Sunday, September 29, 2013

What's the point of figure legends?

Figures in journals have figure legends.  But what's the point of these figure legends?  In my mind, there is little point.  At best, they can serve as a sort of "materials and methods" for the figure.  But if people have to read something to actually make sense out of what's in the figure, then you've already lost the battle.

This happens all the time.  Take a look at this figure.


Now in part C, there are some black data points and some red data points.  What's the difference?  What are the authors trying to tell you?  Well, here's what the text is trying to tell me I should get from this figure:
As for other EAD sequences studied before, transactivation rises in a nonlinear manner with nY (Fig. 1C, red circles), demonstrating that multiple Ys act together in a cooperative manner.
Okay, so the text is telling us to look at this figure to see some sort of non-linear phenomenon.  Okay, but presumably these black things mean something also, right?  Some sort of comparison?  Wait, the legend must know!

To which the paper replies:
(C) Effect of Y number nY on transactivation and simulated binding. Relative transcriptional activity of the EAD peptides (open red circles) was determined under sub-saturating conditions (Methods and Text S1) relative to 10Yn activity (arbitrarily set to 100). Red error bars for the experimental data indicate SEM. The relative Pb(nY) values (filled black squares) are normalized by the Pb for 10Yn [nY = 10, actual simulated (absolute) Pb(10) = 0.43]. The black error bars mark standard deviations among ten independent simulations.
Ouch.  This highlights the problem with this format: the paper is telling me some relatively high level interpretation, then I look to the figure, but I can't make sense of it, so then I have to look at the legend, which is obfuscated to the point of utter incomprehensibility. Why would you make your reader work so hard?

Here's another more biological example:



The paper tells you that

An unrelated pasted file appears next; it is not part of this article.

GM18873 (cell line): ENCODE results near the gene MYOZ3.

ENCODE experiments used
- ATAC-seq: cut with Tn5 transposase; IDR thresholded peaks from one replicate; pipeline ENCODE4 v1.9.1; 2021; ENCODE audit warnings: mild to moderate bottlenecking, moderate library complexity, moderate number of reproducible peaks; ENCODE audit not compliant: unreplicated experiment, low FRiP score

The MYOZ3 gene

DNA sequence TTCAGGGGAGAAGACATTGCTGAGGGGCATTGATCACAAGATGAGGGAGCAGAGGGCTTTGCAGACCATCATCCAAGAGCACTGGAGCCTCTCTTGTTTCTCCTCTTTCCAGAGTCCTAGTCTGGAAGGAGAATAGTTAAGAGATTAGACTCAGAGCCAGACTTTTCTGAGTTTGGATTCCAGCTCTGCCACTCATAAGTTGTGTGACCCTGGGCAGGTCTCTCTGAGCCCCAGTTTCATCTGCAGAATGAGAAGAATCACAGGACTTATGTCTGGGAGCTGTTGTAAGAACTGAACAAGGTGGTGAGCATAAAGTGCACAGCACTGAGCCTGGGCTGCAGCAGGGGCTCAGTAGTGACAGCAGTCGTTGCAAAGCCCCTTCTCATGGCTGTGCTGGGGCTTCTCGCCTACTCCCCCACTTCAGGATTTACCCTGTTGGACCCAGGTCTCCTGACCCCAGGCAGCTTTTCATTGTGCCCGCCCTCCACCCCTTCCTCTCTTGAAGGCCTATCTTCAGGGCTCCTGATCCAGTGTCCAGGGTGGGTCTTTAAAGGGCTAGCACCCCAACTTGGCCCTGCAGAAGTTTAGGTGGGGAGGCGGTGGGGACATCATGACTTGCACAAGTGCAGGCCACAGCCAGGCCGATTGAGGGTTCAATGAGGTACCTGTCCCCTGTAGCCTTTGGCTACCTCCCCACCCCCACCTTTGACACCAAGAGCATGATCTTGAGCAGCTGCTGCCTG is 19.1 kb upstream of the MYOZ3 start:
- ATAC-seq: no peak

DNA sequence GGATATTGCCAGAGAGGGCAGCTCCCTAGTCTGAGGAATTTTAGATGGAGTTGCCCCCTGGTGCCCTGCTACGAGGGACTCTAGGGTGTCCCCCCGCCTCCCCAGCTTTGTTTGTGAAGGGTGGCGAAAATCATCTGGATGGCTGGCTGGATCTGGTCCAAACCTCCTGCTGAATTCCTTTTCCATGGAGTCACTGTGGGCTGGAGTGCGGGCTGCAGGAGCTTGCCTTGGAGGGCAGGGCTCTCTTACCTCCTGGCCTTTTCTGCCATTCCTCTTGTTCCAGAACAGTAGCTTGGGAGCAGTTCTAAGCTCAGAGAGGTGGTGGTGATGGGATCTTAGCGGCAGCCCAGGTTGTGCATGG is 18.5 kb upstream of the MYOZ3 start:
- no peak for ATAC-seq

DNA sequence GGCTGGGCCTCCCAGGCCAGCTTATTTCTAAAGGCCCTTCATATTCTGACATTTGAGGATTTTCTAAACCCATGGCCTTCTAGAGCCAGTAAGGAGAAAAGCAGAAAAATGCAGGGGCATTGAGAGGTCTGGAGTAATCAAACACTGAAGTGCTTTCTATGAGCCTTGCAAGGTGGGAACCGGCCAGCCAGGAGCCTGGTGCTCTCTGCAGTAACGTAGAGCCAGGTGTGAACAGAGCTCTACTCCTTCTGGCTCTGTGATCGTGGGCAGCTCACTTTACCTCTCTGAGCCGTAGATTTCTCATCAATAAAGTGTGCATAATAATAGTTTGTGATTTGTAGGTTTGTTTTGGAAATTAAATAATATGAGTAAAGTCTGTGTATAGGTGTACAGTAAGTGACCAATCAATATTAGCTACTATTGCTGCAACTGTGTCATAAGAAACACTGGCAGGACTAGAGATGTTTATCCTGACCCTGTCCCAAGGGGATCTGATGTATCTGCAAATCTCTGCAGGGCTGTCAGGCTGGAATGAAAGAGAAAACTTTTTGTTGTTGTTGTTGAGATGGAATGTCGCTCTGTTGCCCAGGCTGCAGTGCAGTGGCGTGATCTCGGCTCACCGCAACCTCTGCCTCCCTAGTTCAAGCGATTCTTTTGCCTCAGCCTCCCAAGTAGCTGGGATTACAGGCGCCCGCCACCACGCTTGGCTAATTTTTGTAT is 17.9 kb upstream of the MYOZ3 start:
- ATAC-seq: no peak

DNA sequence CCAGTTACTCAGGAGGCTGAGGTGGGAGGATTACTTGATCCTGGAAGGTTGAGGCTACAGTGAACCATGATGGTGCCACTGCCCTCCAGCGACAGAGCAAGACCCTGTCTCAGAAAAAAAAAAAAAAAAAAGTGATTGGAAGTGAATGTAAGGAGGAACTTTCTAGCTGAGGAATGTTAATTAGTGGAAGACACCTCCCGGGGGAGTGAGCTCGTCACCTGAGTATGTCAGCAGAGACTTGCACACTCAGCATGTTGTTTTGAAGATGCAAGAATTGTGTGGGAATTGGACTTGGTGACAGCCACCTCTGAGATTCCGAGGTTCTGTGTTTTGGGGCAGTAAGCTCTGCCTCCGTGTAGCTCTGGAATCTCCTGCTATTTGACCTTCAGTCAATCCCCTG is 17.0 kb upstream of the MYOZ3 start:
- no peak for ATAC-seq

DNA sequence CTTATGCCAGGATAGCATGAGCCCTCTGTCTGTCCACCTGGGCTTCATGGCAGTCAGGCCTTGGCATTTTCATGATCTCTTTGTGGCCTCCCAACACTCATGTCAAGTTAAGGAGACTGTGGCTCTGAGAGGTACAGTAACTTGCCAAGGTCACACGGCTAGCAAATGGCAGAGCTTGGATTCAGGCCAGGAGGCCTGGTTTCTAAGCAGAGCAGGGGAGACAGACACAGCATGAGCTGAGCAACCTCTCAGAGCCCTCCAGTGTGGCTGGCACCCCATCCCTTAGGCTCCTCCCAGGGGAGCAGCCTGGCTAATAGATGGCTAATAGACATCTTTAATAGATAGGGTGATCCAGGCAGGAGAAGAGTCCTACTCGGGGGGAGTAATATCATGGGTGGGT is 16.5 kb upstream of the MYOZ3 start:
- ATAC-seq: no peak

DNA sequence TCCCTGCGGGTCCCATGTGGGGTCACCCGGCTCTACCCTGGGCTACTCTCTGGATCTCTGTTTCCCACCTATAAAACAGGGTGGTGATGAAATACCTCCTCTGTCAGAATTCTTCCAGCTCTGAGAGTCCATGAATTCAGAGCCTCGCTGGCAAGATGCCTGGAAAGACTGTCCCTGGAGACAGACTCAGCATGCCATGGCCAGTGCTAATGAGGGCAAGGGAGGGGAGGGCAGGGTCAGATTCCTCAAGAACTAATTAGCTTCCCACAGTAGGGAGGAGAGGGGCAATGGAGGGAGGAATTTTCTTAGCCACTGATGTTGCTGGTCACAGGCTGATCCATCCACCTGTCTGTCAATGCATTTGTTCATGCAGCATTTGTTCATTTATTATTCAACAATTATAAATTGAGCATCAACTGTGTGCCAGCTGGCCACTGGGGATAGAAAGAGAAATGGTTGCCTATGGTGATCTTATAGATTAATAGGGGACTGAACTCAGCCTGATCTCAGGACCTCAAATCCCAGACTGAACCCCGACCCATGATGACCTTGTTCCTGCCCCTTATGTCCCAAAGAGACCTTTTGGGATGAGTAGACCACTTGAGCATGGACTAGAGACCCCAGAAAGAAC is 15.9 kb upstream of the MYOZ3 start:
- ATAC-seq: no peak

Ectopic COT expression in A375 and SKMEL28 cells also conferred decreased sensitivity to the MEK inhibitors CI-1040 and AZD6244, suggesting that COT expression alone was sufficient to induce this phenotype (Fig. 4c, 4d, Supplementary Fig. 17).
Hmm.  Something about Ectopic COT expression.  But I don't see any explanation of MEK1, or MEK1 DD (turns out they are negative and positive controls).  In fact, just looking at this figure, I would have no idea that this was about overexpression whatsoever.  Nor would I be able to tell what's going on with SKMEL28, which isn't even on here (probably in Supp. Fig. 17).  And the legend gives us:
ERK phosphorylation in A375 expressing indicated ORFs following treatment with DMSO or 1┬ÁM of PLX4720, RAJ265, CI-1040 or AZD6244.
Again, ouch!  What are all of these different drugs doing?  Which is the control (DMSO)?  Which one inhibits what?  What should I be drawing from this figure?  This figure is a bit better than my other example, because the audience of the paper might actually have some notion of what this is all about due to common background knowledge, but the cognitive demands for understanding the point of this experiment for both the initiated and uninitiated are unreasonably high.  Just imagine what a few simple annotations or diagrams could do here...

On a more general note, I think that sometimes authors approach their paper as "work" for the reader, that it's somehow good to struggle through a paper to understand it's meaning.  Many biology papers with endless combinatorial gels have this quality, like one of those "If Harry can't sit next to Sally on Thursday but wants to sit next to Alice on Wednesday" kind of problems.  I think that the notion that this is somehow "good medicine" is ridiculous.  A scientific paper's goal is not to be the crossword in the Sunday Times.  It's a vehicle for communicating results as clearly and quickly as possible.  Our goal as authors is to achieve that result as best possible.  It's not an easy task, but that's our job.

2 comments:

  1. This is a very nice point. From my rather long (PhD in 1983) perspective, I think figure legends are a legacy of the difficulty of adding text to figures before computer graphics. Thus, I do think that most figures can and should now be created without resorting to a legend.

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    1. That is a very interesting point! I've often wondered why there seems an almost cultural aversion to annotating figures. Perhaps something that was originally just a practical difficulty eventually became dogma.

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